Though not thrilled by the idea of slashing funds from the stateâ€™s already waning budget, budget experts said they understood Gov. Bill Ritterâ€™s recommendation Thursday to cut an additional $340 million from the 2010-2011 fiscal year budget.
And while seemingly unnecessary to the public, this round of cuts â€“â€“ the first this year to not affect higher education funding â€“â€“ Ritterâ€™s chief spokesperson Evan Dreyer said they ultimately prevent the state from acquiring a deficit, which goes against constitutional provisions.
â€œNone of these are things that (Ritter) wants to be doing,â€ Dreyer said. â€œBut they are things we must do to keep the budget balanced as is required by the Colorado Constitution.â€
The proposal, which eyes a state scholarship fund, corrections, health care and several state Departments, will help to balance whatâ€™s predicted to be a $203.3 million shortfall in the fiscal year 2011 budget.
â€œSome of the cuts have to do with trying to balance for this year, yet some had to do with keeping next year in balance,â€ said John Straayer, a CSU political science professor.
The proposed balancing act would affect 30 different state programs, and would include:
- Moving $500,000 from the stateâ€™s Agricultural Management Fund back to the General Fund (Coloradoâ€™s main funding pool),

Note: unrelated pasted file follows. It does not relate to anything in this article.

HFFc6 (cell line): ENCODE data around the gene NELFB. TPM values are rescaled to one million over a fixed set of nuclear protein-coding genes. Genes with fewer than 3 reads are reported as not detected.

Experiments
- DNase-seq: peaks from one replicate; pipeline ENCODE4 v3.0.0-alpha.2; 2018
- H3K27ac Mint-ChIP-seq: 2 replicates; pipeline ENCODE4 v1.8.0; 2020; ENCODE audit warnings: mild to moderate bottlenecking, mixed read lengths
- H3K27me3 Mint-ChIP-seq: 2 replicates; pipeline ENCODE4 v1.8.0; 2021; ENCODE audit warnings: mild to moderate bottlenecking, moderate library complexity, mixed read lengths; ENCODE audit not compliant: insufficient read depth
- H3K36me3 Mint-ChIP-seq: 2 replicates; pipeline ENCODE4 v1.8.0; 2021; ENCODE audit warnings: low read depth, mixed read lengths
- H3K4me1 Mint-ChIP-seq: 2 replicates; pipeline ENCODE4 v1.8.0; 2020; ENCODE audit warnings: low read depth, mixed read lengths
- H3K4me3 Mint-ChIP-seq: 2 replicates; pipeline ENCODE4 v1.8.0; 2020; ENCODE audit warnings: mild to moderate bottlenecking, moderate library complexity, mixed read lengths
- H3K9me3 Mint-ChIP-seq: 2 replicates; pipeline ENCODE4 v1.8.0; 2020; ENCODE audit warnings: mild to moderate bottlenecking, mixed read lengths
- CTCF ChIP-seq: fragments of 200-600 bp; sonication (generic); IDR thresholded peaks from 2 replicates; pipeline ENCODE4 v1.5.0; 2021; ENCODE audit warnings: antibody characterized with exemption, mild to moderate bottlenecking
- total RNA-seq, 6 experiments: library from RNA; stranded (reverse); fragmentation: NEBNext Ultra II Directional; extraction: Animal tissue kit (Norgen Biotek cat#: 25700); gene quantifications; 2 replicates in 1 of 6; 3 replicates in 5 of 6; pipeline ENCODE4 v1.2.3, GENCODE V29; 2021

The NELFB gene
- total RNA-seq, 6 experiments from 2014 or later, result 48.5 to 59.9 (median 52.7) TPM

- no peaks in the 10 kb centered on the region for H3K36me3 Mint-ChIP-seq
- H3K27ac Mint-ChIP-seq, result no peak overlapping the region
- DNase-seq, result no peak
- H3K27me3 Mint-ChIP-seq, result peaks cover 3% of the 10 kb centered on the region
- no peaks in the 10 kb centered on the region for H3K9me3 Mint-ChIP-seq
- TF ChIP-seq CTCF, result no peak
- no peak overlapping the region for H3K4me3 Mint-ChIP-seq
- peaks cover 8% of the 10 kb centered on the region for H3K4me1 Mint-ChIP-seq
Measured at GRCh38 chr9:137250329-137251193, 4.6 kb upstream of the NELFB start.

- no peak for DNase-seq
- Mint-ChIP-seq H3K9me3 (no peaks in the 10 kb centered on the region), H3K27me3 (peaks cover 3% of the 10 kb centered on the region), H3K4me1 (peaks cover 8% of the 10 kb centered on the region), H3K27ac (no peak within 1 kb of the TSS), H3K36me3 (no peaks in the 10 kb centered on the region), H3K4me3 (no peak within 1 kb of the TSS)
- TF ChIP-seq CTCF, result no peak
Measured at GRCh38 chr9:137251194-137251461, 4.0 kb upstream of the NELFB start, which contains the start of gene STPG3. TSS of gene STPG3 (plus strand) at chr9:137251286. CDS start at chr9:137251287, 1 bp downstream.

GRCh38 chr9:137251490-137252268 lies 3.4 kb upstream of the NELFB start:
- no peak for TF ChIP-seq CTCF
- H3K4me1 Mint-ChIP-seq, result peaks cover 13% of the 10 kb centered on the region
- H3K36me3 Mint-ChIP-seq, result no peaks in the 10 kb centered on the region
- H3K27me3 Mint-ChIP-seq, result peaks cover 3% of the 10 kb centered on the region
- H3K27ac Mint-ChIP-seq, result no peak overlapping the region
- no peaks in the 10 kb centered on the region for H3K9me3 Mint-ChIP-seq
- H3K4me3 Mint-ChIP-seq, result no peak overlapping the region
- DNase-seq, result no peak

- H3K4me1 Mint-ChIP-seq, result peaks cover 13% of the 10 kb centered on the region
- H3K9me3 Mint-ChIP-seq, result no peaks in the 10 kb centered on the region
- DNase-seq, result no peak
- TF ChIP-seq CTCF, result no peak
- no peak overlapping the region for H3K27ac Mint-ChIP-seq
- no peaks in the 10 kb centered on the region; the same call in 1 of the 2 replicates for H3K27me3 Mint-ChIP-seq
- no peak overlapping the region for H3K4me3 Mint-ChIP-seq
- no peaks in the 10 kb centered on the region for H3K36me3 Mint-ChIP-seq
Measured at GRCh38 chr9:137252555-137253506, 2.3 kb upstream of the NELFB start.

- Cutting $30.6 million from the Department of Corrections in the areas of inmate and parole population data, inmate medical services and the elimination of the Boot Camp program at Buena Vista Correctional Facility,
- A projected savings of $20.6 million within the Department of Health Care Funds and Policy resulting from a decrease in Medicaid caseloads, and
- A $45.2 million transfer from the CollegeInvest Early Achievers Scholarship Trust Fund (CIEAS) to the stateâ€™s General Fund.
In the current fiscal year, about 400 students receive $900 scholarships from the fund, totaling $360,000, according to the balancing proposal on the Governorâ€™s Office Web site. In 2011, projections show that 1,025 students will receive $1,000 scholarships each, costing the fund $1.25 million.
CIEAS â€“â€“ awarded to students thinking about college as early as sixth grade â€“â€“ was scheduled to stop distributing scholarships in 2015-16 despite the cuts, Dreyer said.
Besides the cut to CIEAS, no other cuts were made to the Department of Education.
While State Rep. Randy Fischer, D-Fort Collins, said he feels Ritter is doing a good job of cutting from the budget, he said he was opposed to the idea of sweeping yet another scholarship fund.
â€œI think it has the potential to impact higher education and the students at CSU,â€ he said.
The public isnâ€™t paying attention to the dire state of higher education funding Fisher said. He said he received more phone calls and e-mails regarding his proposal to cut state tourism funding than those about higher education, even after Wednesdayâ€™s state-wide rally to raise awareness of the crisis.
Sports Editor Matt L. Stephens can be reached at firstname.lastname@example.org.